Yesterday we showed you an aerial view of the ABR facility – hope you clicked to enlarge the image to see it better.  Today, we will show you some of the parts that make up the whole facility, starting with an overview of the buildings.

We were asked about the housing for small bears when they first arrive.  If they need to be indoors, as Little Bit did because of her wound, then the new Cub Nursery is ideal, and we must once again thank all of our supporters who contributed to the Cubby Nursery campaign!  She was able to be isolated and in air-conditioned comfort (and away from insect pests) until her wound had healed.  The next photo shows 2 of the weaning pens, where young bears are housed when they first arrive and need to be watched closely for a time.  Little Bit was moved into one of these after she no longer needed the isolation of the Cub Nursery.  For some cubs, this is their first stop at ABR but for Little Bit it was her second and last stop before her release.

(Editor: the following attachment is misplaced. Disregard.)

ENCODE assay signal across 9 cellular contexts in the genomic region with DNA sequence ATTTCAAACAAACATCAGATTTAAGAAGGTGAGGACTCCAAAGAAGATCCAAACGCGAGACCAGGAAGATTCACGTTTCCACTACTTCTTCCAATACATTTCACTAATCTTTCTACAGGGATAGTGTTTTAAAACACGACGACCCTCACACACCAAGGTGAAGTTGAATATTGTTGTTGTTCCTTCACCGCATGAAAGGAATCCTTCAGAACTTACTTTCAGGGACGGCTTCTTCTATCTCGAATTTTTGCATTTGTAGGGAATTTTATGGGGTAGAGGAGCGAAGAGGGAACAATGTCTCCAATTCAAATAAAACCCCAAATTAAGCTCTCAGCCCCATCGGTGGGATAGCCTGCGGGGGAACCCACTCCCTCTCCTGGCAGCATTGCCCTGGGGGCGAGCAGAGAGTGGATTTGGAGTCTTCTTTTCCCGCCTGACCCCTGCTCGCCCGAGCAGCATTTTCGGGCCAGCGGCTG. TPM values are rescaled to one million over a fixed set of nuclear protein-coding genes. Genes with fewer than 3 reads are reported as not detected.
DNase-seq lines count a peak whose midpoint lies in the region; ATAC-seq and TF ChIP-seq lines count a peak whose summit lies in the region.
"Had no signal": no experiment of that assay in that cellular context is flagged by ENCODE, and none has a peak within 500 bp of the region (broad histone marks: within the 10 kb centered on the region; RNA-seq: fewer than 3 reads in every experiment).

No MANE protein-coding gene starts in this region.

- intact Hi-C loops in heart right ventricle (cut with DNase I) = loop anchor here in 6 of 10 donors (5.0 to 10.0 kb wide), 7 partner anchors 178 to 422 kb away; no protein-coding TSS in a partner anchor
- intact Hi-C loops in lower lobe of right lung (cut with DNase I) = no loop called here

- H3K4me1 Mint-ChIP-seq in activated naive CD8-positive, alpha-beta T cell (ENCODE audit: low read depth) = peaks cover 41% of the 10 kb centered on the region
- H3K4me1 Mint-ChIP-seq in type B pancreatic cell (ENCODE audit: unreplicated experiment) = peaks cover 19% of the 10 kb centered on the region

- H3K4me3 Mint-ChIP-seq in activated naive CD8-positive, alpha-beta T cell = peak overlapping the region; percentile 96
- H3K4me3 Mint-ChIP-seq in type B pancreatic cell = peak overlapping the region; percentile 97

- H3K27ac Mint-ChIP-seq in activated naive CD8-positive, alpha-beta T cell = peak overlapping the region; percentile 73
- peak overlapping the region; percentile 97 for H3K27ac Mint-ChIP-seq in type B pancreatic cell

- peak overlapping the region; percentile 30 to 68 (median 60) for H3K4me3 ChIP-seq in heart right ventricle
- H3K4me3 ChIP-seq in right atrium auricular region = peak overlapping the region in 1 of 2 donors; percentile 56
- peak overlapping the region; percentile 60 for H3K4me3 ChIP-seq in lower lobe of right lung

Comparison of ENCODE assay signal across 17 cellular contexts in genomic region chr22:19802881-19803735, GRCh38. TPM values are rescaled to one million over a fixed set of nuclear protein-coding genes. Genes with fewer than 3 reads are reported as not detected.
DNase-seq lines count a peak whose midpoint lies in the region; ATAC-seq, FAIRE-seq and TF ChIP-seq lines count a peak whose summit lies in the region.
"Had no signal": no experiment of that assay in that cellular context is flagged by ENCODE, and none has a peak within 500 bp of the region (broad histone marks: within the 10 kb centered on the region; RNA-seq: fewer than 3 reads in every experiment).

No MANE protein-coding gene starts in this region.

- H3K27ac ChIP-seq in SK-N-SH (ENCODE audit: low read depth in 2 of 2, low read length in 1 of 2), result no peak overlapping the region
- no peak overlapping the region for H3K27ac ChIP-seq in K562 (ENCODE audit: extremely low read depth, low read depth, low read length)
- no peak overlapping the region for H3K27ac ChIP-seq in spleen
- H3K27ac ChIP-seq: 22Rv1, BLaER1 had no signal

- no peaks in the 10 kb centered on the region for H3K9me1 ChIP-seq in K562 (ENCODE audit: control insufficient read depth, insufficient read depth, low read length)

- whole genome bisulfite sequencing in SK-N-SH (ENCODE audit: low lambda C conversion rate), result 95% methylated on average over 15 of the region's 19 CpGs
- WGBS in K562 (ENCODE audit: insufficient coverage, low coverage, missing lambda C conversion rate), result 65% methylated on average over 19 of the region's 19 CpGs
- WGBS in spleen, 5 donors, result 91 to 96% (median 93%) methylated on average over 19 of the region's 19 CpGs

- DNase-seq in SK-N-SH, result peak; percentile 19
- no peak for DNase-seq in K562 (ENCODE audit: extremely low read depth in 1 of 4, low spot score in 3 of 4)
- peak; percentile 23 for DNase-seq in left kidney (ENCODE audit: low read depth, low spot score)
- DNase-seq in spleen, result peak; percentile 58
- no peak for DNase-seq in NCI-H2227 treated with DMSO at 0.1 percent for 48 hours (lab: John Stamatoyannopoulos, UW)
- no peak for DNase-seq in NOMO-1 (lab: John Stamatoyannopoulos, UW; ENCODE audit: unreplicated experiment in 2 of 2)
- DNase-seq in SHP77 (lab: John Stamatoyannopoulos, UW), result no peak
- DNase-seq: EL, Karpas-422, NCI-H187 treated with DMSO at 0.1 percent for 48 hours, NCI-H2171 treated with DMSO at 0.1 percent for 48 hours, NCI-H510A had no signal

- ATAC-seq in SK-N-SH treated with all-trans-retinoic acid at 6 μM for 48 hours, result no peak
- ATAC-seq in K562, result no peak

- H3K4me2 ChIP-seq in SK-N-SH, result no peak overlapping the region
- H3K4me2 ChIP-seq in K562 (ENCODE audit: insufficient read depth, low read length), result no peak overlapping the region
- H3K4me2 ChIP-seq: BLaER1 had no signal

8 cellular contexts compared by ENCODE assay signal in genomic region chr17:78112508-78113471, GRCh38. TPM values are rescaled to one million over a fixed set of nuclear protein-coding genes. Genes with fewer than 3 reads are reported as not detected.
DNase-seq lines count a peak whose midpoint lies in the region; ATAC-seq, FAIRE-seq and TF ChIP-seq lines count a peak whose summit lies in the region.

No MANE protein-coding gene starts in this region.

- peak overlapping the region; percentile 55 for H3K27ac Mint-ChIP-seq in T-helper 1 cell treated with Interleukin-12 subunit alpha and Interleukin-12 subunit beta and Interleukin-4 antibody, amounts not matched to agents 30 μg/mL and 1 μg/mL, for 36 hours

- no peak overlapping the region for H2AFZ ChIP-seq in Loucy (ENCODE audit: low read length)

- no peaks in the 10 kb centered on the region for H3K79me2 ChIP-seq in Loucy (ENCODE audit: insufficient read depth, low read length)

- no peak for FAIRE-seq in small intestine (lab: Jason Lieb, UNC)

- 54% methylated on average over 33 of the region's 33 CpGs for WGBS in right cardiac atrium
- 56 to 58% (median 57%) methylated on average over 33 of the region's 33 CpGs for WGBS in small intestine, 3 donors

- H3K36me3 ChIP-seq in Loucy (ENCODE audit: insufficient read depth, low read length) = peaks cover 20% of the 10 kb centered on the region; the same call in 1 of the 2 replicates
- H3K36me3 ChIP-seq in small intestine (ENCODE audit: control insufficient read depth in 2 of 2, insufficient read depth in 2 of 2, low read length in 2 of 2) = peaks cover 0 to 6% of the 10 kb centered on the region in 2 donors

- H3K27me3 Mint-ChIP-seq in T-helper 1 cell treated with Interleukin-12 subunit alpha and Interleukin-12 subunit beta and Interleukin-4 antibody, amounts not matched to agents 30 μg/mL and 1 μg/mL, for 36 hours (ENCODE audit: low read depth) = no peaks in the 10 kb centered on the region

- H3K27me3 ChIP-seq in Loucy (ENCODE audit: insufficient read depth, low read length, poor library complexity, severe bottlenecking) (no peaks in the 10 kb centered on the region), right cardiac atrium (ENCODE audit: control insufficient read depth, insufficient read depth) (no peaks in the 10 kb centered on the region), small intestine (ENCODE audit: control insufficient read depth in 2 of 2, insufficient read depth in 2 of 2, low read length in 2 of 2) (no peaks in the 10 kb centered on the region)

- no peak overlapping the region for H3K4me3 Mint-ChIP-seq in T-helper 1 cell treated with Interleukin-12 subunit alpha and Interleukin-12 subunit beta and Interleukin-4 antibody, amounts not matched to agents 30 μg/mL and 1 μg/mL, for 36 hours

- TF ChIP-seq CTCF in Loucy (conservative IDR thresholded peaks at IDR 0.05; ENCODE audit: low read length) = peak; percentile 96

Last on today’s Closer Look Tour is a view of one of the “cribs,” where cubs that no longer need the closer scrutiny afforded by the weaning pens spend their days in “family groups,” that is, several cubs of the same age, learning to get along together and learn from each other.  The “crib” is the final stop before release into the Wild Side.  When these cubs reach weights of 30 pounds or more, the gate to the Wild Side is opened so that they can come and go at will.  Not all of ABR’s cubs go through every stop along the way to release.  Little Bit, for example, went from Nursery to weaning pen, to release.  Some cubs that are admitted at very young ages will be at ABR longer, and may ultimately proceed through all of the possible housing options.  Each case is different, and each bear is evaluated according to his/her needs.